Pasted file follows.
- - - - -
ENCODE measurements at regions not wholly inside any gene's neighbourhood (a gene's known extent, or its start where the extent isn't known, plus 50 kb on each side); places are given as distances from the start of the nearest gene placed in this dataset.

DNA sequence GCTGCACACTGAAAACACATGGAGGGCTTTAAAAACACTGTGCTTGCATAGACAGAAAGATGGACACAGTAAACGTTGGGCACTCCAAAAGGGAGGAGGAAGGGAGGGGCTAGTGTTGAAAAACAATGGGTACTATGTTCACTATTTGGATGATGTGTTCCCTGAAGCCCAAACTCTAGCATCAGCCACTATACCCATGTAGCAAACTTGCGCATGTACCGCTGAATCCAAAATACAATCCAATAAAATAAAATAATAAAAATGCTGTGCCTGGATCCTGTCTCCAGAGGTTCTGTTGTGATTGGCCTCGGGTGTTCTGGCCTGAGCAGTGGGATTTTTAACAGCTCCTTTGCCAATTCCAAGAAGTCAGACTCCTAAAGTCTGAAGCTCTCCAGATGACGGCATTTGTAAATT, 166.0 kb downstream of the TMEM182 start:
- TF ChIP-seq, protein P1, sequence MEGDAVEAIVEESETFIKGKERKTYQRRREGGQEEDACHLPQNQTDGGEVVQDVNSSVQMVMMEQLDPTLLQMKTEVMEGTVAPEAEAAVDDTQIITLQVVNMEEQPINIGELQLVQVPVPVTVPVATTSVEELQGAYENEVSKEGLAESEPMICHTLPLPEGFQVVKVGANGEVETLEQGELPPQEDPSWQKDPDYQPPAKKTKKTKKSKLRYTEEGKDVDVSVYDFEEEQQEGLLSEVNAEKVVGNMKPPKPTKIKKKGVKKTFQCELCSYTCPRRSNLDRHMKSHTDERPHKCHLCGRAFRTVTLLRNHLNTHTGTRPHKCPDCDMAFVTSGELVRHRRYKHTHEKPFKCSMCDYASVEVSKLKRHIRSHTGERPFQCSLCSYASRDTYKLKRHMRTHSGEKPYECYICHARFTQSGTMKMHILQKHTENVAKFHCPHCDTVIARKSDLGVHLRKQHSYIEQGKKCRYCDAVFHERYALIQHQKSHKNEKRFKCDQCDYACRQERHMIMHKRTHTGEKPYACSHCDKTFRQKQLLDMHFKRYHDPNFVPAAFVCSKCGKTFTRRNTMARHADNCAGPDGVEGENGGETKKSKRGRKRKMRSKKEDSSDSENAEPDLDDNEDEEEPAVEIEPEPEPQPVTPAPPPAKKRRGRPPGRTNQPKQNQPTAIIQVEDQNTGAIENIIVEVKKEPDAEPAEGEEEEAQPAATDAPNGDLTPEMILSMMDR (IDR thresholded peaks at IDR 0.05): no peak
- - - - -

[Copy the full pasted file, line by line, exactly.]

ENCODE measurements at regions not wholly inside any gene's neighbourhood (a gene's known extent, or its start where the extent isn't known, plus 50 kb on each side); places are given as distances from the start of the nearest gene placed in this dataset.

DNA sequence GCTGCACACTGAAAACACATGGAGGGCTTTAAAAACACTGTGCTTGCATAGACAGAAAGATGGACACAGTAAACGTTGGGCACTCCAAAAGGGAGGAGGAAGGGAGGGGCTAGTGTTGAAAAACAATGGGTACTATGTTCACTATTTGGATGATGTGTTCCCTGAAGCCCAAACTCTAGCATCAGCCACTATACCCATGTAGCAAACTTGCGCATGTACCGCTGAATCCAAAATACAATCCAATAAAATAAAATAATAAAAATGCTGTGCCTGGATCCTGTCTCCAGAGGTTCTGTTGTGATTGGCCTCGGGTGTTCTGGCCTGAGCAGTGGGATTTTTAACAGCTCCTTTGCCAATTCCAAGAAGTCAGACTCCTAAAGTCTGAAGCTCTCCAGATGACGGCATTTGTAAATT, 166.0 kb downstream of the TMEM182 start:
- TF ChIP-seq, protein P1, sequence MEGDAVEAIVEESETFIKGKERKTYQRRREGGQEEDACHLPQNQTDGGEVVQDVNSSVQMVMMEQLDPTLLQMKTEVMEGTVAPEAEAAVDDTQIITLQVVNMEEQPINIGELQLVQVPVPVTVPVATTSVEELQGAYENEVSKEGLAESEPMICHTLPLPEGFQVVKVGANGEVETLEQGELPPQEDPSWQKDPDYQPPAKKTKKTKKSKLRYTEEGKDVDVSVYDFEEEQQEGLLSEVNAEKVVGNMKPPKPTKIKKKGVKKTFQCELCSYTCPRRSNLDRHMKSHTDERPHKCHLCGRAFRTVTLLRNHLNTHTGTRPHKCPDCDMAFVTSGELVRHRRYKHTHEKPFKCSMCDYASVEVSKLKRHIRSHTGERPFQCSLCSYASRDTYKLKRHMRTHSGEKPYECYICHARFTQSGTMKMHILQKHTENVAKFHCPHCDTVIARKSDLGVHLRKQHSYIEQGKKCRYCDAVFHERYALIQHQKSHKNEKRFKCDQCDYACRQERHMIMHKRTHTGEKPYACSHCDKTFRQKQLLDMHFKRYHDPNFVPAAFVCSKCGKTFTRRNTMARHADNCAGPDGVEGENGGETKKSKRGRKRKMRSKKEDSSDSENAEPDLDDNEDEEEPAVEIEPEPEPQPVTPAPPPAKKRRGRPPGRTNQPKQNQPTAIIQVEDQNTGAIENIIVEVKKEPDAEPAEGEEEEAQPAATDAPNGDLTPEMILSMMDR (IDR thresholded peaks at IDR 0.05): no peak